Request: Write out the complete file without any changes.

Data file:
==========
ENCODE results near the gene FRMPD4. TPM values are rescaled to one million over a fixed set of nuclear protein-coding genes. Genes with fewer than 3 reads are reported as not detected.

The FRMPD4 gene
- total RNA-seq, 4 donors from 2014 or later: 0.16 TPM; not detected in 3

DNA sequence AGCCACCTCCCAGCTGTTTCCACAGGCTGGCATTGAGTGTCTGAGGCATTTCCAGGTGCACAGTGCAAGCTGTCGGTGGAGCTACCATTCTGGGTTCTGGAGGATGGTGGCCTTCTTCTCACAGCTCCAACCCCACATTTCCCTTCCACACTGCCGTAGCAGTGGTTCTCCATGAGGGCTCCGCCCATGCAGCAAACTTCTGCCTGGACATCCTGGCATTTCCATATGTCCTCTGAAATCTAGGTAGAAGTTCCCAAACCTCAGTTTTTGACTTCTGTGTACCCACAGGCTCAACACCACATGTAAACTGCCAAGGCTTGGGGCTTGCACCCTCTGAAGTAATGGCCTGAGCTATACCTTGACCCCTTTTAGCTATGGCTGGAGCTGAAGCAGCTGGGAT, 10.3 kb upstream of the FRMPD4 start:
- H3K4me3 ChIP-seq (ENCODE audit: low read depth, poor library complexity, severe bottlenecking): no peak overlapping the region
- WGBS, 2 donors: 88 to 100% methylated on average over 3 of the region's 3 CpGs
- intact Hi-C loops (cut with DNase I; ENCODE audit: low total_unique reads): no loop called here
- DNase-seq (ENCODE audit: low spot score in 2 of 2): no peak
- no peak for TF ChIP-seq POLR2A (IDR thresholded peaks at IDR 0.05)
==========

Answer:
ENCODE results near the gene FRMPD4. TPM values are rescaled to one million over a fixed set of nuclear protein-coding genes. Genes with fewer than 3 reads are reported as not detected.

The FRMPD4 gene
- total RNA-seq, 4 donors from 2014 or later: 0.16 TPM; not detected in 3

DNA sequence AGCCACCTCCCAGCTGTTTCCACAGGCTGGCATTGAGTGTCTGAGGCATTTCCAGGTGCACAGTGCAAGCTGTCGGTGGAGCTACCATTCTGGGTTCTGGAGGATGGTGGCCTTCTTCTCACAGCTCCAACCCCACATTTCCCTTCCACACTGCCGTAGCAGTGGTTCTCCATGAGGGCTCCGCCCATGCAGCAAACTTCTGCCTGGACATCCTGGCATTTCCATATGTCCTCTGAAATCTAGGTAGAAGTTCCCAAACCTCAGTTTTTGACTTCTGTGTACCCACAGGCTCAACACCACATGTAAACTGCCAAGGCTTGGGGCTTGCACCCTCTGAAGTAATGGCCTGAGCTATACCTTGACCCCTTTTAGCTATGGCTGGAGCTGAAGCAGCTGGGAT, 10.3 kb upstream of the FRMPD4 start:
- H3K4me3 ChIP-seq (ENCODE audit: low read depth, poor library complexity, severe bottlenecking): no peak overlapping the region
- WGBS, 2 donors: 88 to 100% methylated on average over 3 of the region's 3 CpGs
- intact Hi-C loops (cut with DNase I; ENCODE audit: low total_unique reads): no loop called here
- DNase-seq (ENCODE audit: low spot score in 2 of 2): no peak
- no peak for TF ChIP-seq POLR2A (IDR thresholded peaks at IDR 0.05)